Saturday, 4 March 2017
1,001 Films: "Fear Eats The Soul/Angst Essen Seele Auf" (1974)
Opening with the foreboding motto "happiness is not always fun" rendered in a lurid-green font, Fear Eats the Soul has nevertheless remained Rainer Werner Fassbinder's most accessible film - or, at least, the one that hasn't been buried under reams of academic and queer theory, and doesn't require substantial historical footnotes to make sense of it. You could approach it as Romeo and Juliet with age and bitter experience on its side, and the ingrained prejudices of the entire German nation stacked up against its lovers-in-chief. These are Emmi (Brigitte Mira), a lonely, sixtysomething cleaning lady, and Ali (El Hadi ben Salim), the gentlemanly Moroccan gastarbeiter with which she strikes up a companionship after she walks into his local to get out of the rain - the first of several transgressions wider society will come to tut and fuss about.
The third act marks a return to Fassbinder's familiar theatre of cruelty, but for the most part the film's dramatic tactics are simple, pitching the supremely sympathetic Mira into scene after scene in which Emmi comes up against neighbours, co-workers and blood relatives who offer up variations on the same opinion: that foreign workers are scum/swine/dogs, and that any right-thinking German woman who gives them the time of day is a money-grabbing whore, the repetition of such sentiments driving home just how unlikely this relationship is to survive. This picture-book simplification doesn't always work in Fear's favour. One could argue Ali is presented in terms roughly as basic as his stuttering German: only belatedly are we shown what he actually does for work, and then at a moment when he's been cast in an altogether unflattering light.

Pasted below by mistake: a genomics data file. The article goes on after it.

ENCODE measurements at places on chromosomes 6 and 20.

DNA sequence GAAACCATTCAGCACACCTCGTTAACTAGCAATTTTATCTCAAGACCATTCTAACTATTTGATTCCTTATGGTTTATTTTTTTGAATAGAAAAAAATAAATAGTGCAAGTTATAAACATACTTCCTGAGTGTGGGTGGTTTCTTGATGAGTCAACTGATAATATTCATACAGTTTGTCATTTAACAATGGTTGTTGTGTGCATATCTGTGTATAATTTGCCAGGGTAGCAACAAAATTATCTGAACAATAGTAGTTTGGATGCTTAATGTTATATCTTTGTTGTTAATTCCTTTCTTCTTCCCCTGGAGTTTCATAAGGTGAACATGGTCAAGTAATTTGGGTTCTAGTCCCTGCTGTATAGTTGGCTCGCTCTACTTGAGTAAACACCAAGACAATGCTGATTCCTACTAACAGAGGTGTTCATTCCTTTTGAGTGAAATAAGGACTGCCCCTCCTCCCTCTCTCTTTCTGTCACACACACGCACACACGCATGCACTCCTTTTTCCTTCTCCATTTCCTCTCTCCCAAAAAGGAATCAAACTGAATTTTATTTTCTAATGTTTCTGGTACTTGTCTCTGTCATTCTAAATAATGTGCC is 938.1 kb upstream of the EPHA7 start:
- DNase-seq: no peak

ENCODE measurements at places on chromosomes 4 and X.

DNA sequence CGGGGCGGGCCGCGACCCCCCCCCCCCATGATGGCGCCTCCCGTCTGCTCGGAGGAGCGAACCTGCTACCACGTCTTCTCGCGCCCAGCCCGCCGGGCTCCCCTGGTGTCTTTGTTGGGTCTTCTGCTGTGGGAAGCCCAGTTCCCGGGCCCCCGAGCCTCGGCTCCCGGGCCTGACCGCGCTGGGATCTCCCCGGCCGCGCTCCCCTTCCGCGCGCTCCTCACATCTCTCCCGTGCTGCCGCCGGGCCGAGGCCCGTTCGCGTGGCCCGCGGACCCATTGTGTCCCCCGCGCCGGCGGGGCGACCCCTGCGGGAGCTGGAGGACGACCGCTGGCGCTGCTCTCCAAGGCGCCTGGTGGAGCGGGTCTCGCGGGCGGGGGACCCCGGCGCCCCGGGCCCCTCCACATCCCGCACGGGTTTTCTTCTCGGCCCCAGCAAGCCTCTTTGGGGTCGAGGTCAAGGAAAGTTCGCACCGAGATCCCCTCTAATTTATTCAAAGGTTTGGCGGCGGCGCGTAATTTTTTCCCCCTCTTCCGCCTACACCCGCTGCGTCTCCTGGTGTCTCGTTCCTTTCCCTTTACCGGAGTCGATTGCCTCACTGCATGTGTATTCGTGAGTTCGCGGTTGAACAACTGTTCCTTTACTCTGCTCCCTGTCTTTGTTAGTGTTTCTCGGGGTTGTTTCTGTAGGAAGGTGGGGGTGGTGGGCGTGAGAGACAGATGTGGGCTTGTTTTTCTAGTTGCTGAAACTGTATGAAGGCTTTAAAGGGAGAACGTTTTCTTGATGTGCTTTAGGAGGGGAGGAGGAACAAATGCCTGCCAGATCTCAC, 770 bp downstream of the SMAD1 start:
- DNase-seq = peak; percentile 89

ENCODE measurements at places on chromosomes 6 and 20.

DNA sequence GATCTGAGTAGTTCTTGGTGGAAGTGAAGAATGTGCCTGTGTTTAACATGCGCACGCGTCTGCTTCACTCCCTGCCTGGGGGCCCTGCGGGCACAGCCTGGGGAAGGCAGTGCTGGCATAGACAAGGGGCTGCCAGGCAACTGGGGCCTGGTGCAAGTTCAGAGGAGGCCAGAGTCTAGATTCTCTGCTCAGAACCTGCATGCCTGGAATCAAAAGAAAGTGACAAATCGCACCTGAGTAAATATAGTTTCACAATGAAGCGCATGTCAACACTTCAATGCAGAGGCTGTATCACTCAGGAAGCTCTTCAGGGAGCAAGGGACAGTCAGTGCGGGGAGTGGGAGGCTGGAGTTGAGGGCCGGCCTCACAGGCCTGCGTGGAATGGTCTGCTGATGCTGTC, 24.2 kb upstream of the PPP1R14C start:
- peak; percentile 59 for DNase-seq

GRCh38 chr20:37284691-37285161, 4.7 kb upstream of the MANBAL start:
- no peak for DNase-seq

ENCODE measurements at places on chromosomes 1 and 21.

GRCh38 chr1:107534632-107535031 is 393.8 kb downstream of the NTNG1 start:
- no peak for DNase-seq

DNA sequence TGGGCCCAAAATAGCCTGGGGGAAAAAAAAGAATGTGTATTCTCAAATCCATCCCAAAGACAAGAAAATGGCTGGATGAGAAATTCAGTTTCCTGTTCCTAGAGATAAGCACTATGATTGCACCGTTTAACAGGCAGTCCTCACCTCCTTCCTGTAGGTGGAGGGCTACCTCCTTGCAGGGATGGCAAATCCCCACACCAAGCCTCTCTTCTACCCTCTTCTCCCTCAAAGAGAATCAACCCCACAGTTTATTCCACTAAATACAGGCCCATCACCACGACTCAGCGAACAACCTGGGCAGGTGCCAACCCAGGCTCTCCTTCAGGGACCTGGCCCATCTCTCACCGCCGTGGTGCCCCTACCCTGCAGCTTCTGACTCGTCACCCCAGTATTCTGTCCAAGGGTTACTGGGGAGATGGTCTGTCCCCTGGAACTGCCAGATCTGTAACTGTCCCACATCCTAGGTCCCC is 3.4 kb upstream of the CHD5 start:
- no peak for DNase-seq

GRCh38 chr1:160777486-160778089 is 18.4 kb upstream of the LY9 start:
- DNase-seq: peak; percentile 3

For her part, Emmi appears weirdly naive and idealised for a sixtysomething woman, although there's something appealingly perverse about any film that employs an old girl who once voted for Hitler as a beacon of liberal tolerance. Despite the sometimes artless functionality of Fassbinder's direction - which might, granted, be the artless functionality of 70s West Germany, offering a director nowhere to point his camera without catching concrete and peeling paint - the film functions all the same, making disproportionately expressive a simple close-up of a barmaid turning her head away, and the recurrent framing of the lovers in windows and doorways. For ninety minutes, we are the outsiders looking in, and you realise, however accessible the film is, it's finally every bit as confrontational as this director's other public statements. There you go, Fassbinder barks: see how you like it.
Fear Eats the Soul returns to selected cinemas on March 31 as part of the BFI's Fassbinder retrospective; it remains available on DVD through Arrow Academy.